Without further ado, the Reusies go to…. 

The 3 Most Innovative Reuse Companies of 2023

In Consumer Packaged Goods

  • The winner: Generation Conscious

  • The solution: Generation Conscious refill vending machines dispense water-free detergent sheets, enabling zero-waste laundering for consumers. In just two years, its solution reported saving 154 tons of carbon emissions, 32,000 plastic jugs and 4.8 tons of water at partnering universities, multi-family buildings and commercial real estate developments.

  • What excites me: A first-generation, Black-led company, Generation Conscious features equity and inclusion as core to its operations. It employs local, low-income workers, reinvests surplus profits into BIPOC and queer-led fellowships and strives for a paradigm shift that makes reuse accessible.

  • The runners-up: Returnity and Revolusation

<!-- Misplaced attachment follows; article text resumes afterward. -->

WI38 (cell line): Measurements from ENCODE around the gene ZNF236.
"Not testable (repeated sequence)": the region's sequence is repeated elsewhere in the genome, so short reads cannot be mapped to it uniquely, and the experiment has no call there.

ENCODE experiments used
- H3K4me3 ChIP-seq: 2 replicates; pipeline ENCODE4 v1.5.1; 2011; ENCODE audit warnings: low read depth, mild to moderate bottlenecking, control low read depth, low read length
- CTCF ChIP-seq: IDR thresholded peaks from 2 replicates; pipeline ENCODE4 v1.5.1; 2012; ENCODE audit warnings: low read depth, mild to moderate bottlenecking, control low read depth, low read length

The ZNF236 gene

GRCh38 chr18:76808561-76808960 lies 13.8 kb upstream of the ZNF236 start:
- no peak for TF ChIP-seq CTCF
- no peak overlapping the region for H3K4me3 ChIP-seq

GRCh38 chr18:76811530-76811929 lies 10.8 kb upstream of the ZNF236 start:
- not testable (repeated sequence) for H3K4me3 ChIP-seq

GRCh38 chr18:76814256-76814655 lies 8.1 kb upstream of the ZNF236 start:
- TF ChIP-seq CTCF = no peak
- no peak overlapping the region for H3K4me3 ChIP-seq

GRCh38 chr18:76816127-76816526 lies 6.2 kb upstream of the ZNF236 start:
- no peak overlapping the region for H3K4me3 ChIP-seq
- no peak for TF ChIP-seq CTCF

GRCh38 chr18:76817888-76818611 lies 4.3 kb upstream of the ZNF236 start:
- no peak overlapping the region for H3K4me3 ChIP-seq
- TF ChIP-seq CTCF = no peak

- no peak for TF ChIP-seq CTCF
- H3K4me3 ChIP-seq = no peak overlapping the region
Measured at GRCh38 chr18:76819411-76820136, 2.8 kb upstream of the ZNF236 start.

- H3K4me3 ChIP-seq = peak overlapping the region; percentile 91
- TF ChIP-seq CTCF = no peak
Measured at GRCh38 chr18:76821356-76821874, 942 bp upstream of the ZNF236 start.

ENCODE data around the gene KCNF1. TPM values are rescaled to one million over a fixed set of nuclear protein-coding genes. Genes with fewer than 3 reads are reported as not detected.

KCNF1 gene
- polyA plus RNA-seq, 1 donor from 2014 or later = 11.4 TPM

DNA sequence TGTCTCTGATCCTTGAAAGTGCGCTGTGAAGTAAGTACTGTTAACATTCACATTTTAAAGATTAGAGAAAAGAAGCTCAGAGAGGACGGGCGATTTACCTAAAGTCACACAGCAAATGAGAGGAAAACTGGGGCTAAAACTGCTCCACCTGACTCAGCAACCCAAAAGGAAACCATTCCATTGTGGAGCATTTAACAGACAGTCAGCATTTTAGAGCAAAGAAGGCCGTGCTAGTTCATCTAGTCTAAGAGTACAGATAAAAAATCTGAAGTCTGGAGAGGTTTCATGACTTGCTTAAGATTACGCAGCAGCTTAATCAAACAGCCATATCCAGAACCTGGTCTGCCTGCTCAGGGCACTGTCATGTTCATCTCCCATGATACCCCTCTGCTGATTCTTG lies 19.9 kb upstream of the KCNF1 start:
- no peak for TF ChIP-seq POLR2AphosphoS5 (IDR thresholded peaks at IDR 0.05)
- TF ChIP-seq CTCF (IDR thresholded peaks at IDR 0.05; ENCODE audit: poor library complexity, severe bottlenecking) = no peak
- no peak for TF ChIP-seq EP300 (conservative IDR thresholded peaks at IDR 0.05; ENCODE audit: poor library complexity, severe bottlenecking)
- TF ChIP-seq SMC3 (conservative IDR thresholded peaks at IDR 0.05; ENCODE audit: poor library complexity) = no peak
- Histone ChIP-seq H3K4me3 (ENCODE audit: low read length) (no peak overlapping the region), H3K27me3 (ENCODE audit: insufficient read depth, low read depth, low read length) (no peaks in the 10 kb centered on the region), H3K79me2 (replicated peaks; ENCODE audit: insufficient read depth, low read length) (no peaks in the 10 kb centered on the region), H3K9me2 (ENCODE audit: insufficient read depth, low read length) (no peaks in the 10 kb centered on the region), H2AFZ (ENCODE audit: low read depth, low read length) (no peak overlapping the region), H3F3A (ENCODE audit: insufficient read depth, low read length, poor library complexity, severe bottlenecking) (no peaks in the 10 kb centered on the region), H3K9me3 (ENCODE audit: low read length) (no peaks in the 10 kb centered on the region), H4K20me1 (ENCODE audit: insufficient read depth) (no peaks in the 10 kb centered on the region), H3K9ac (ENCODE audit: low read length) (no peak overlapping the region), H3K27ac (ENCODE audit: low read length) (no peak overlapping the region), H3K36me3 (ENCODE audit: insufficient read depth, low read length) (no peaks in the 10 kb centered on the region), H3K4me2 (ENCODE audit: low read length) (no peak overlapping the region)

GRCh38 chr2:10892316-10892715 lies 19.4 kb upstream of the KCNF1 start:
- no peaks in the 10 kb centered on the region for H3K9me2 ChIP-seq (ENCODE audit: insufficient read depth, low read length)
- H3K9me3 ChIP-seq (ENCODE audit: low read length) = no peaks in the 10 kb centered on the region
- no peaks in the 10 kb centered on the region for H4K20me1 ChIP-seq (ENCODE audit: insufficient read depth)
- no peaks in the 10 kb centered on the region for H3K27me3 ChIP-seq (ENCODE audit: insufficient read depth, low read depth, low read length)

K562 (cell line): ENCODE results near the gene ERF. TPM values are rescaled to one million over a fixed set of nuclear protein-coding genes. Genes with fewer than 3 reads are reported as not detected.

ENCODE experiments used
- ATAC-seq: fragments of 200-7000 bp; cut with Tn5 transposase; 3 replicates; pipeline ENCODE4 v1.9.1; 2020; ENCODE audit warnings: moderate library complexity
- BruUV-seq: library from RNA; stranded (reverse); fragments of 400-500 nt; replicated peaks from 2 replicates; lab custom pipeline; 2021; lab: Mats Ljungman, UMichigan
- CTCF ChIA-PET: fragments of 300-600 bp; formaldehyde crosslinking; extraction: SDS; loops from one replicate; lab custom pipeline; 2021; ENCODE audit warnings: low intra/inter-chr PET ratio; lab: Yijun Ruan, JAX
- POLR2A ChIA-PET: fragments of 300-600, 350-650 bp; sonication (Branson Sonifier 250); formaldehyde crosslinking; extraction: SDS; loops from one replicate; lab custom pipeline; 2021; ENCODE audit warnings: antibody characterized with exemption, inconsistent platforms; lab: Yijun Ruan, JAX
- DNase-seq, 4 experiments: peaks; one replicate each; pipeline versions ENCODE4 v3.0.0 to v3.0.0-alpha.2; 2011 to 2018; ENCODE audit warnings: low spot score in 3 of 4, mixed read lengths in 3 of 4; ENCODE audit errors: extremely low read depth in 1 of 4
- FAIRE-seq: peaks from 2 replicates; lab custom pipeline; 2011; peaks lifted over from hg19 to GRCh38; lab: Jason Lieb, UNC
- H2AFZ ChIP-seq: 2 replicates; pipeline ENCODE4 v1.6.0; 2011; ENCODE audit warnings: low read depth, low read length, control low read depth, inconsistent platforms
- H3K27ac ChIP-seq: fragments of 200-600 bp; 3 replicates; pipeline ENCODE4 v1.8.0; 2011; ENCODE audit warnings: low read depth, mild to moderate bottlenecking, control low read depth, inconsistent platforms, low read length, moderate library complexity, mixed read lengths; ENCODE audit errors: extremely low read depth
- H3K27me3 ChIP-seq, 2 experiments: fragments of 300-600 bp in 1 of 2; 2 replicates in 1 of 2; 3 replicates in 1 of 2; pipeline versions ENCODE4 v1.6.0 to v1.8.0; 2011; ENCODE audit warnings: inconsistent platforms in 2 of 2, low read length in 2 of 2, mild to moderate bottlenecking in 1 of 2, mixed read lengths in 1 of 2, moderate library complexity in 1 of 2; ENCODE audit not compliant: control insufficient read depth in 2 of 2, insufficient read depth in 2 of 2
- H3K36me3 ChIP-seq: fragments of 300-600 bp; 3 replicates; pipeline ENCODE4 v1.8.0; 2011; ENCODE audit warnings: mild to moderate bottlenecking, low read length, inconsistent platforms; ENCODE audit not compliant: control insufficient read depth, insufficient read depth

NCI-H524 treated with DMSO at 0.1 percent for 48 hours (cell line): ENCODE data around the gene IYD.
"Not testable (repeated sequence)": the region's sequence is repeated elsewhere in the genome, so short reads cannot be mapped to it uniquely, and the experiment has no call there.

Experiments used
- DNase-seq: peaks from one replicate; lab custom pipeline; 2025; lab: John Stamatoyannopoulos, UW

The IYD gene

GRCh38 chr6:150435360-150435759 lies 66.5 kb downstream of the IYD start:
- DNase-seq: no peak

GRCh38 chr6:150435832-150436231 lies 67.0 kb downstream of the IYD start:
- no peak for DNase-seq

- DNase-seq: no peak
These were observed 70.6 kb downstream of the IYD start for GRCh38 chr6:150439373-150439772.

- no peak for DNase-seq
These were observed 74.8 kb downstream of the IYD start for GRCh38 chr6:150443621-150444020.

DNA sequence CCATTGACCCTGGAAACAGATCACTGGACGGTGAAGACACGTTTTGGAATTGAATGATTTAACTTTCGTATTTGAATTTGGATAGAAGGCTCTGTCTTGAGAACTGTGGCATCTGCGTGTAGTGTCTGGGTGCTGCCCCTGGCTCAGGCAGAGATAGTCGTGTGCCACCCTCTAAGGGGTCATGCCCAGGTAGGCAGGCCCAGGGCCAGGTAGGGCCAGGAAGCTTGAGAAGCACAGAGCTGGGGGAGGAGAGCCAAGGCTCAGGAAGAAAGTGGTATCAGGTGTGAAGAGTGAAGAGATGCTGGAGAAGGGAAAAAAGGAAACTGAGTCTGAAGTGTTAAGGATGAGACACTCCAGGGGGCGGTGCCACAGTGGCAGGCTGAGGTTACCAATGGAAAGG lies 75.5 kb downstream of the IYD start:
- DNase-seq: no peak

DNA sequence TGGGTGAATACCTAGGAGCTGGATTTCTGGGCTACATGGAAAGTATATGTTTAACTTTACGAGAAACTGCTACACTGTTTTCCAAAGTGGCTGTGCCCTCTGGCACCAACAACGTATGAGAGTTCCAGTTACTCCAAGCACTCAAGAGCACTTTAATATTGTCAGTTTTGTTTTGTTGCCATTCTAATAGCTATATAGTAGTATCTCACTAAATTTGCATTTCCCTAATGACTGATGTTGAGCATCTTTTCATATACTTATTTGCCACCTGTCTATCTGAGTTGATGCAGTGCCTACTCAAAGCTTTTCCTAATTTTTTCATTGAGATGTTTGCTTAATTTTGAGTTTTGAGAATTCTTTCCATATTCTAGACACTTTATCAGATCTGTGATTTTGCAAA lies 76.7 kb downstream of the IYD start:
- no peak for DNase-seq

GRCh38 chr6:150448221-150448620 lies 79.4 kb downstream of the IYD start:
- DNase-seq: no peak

In Food and Beverage

  • The winner: ReDish

  • The solution: With reusable food containers, washing facilities and tracking software, ReDish offers reuse-as-a-service for foodservice operations at companies, schools, venues and municipalities. In 2022, ReDish said it diverted 32,000 pounds of waste, saved 65,000 gallons of water and reduced CO2-equivalent emissions by 47,000 kilograms, helping clients reach their ESG goals. 

  • What excites me: With custom-made, large-scale washing facilities, ReDish is investing in essential reuse infrastructure that can wash 100,000 reusable containers a day — making reuse truly scalable. 

  • The runners-up: Boomerang Water and DeliverZero

In Fashion and Apparel

  • The winner: Bleckmann (The Renewal Workshop)

  • The solution: From collecting to cleaning to resale, the Renewal Workshop offers an end-to-end service for apparel companies entering the resale market. The company said that over six years, it prevented the use of 686,000 pounds of toxic chemicals and 99 million gallons of water, and the release of 693 metric tons of greenhouse gas emissions.